EFF to march over banned advert

Julius Malema says EFF members will march to the SABC in Auckland Park next week.

A placard shown during an EFF election campaign advert calls on viewers to destroy e-toll gantries. The SABC banned the advert, saying this is incitement of violence. Picture: EFF/YouTube.

JOHANNESBURG - Economic Freedom Fighters (EFF) leader Julius Malema on Tuesday said he will fight to have his party's election advertisement broadcast on television.

He says his members will march to the South African Broadcasting Corporation (SABC) offices in Auckland Park, Johannesburg.

The national broadcaster refused to air the EFF's campaign video this weekend, saying it incites violence by calling on supporters to physically remove e-tolls.

In the one-minute advert, a woman describes losing her husband at the hands of the police.

Malema then tells viewers he understands the pain faced by South Africans and a series of written statements are shown at the end, including one which says, "Destroy e-tolls physically!"

The EFF leader says the comment is allowable under the constitutional guarantee to freedom of expression.

Malema is also adamant the EFF will indeed remove the gantries.

"We reiterate, without any fear of contradiction, that we shall physically destroy e-tolls to allow South Africans to use their roads without paying any additional money."

He says mass protest will take place next week until the advert is aired.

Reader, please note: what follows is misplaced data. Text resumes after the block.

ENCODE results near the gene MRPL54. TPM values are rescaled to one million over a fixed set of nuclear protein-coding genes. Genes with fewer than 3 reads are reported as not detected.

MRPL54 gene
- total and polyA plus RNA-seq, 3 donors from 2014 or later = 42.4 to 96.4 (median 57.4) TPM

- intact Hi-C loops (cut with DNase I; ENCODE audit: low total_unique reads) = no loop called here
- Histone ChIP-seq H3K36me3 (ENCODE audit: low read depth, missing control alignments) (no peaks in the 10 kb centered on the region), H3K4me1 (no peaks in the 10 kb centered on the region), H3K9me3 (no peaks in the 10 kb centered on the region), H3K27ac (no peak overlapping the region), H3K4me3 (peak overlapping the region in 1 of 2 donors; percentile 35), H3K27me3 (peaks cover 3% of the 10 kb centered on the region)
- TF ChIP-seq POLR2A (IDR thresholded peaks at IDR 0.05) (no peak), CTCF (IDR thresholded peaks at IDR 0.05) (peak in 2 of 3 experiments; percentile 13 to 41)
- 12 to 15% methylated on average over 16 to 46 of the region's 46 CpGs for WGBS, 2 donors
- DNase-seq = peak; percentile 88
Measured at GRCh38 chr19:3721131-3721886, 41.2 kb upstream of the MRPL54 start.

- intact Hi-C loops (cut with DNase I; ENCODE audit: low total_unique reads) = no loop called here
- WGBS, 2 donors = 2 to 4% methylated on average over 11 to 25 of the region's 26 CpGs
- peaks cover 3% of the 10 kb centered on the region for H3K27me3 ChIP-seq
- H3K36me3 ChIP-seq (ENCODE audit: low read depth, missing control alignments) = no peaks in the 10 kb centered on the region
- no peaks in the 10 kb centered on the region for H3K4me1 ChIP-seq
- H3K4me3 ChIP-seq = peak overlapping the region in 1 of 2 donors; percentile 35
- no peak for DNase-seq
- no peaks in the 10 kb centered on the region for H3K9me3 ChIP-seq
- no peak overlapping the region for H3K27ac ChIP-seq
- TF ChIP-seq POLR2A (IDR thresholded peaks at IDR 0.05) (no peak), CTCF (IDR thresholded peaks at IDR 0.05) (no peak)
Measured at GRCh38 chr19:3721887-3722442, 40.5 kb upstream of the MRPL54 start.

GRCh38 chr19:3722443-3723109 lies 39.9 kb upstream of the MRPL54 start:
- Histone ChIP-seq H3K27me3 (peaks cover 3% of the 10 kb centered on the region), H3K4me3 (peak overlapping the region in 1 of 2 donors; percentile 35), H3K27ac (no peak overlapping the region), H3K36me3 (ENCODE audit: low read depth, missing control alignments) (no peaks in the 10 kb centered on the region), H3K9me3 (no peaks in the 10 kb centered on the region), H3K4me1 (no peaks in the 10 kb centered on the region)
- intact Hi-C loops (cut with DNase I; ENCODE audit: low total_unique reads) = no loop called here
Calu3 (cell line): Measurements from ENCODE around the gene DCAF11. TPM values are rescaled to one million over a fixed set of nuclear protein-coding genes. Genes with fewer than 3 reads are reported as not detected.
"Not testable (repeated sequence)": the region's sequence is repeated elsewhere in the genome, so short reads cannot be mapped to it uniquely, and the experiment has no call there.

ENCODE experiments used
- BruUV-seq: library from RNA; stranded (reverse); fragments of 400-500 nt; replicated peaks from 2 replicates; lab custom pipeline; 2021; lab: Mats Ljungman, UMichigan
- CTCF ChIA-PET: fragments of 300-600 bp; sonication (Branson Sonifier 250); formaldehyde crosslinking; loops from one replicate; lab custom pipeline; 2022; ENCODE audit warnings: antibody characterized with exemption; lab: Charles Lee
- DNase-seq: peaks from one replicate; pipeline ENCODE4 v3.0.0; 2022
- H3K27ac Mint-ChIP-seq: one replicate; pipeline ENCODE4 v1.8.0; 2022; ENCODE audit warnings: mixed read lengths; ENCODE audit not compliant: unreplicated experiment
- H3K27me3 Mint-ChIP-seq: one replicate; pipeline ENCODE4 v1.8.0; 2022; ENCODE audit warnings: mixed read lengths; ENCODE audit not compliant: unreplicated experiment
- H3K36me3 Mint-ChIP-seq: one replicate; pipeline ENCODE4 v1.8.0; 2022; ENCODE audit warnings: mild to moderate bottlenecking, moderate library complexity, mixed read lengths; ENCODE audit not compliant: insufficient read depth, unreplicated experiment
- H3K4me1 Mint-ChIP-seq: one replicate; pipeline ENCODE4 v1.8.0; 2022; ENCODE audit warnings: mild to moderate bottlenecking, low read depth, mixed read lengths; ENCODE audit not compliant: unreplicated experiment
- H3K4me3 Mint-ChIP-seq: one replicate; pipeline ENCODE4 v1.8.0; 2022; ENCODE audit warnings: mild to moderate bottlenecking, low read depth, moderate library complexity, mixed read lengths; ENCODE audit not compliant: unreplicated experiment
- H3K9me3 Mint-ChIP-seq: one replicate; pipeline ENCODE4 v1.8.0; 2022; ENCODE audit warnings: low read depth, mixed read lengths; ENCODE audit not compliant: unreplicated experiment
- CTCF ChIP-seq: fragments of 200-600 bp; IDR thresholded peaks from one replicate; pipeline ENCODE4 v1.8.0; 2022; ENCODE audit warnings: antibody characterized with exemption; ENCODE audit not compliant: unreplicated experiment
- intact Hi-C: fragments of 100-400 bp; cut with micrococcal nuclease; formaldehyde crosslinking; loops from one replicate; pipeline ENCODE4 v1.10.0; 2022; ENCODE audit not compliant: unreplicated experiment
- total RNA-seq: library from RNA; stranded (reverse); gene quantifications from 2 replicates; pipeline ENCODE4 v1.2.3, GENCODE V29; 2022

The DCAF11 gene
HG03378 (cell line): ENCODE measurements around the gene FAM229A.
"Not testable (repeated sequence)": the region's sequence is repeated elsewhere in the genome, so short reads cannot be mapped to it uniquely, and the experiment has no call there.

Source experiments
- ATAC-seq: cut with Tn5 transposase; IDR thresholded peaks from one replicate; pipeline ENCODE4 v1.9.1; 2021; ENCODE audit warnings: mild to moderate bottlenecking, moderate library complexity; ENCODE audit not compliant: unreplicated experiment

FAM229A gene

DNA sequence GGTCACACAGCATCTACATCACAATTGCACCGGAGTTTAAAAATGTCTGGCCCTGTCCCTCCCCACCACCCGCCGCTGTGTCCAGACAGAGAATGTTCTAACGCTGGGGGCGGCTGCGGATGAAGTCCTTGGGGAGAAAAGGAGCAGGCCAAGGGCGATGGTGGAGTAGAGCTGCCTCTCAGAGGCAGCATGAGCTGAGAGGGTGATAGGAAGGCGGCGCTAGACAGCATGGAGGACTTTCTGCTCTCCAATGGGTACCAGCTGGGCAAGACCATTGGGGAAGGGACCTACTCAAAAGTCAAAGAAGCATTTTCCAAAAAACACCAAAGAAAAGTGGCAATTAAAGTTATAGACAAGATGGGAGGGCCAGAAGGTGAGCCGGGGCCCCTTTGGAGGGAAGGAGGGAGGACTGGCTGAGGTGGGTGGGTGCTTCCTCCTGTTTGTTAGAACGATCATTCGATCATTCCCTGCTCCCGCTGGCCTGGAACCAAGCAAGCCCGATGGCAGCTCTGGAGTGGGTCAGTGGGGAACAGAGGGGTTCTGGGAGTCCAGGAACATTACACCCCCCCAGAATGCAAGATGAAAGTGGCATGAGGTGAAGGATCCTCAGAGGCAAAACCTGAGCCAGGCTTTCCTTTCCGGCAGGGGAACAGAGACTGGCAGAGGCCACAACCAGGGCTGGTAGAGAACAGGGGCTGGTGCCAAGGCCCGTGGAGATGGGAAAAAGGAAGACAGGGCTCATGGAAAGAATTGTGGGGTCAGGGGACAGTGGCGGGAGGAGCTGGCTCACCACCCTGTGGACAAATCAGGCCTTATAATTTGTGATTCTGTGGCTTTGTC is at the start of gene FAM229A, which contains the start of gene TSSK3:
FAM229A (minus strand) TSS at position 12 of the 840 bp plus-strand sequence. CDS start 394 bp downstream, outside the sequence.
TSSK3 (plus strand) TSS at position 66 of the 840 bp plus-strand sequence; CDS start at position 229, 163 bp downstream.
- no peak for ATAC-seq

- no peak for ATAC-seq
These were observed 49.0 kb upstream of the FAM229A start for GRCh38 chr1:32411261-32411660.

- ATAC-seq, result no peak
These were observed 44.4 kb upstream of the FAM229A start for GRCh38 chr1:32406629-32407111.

Malema also says the party will be taking legal action against the SABC, which he says is being influenced by the ANC.

"It's a clear indication of the ruling party's refusal for e-tolls to be on the agenda of these elections," he says.

The expelled ANC Youth League leader says the SABC has acted in the interests of his former party.

Malema says the advert simply shows what will happen due to e-tolling being undemocratically imposed on motorists.

But the SABC's Kaizer Kganyago says the broadcaster has every right not to air the advertisement.

"You cannot say to people that they must go and destroy e-tolls physically and expect that to be freedom of speech," he argues.

The EFF is the second party to square off against the SABC in recent days over the banning of adverts.

Last week, the SABC and the DA went head-to-head during a public hearing over a similar dispute.

The DA's Ayisafani advert was blocked as the SABC said a line about police killing citizens would incite violence against law enforcement officers.

The SABC said the ad was against its editorial policy, incited violence against police officers and attacked Zuma on the Nkandla scandal without giving him the right of reply.

But the broadcaster failed to convince regulators at the Independent Communications Authority of South Africa (Icasa), which dismissed the matter and issued an order for the SABC to resume playing the advert with immediate effect.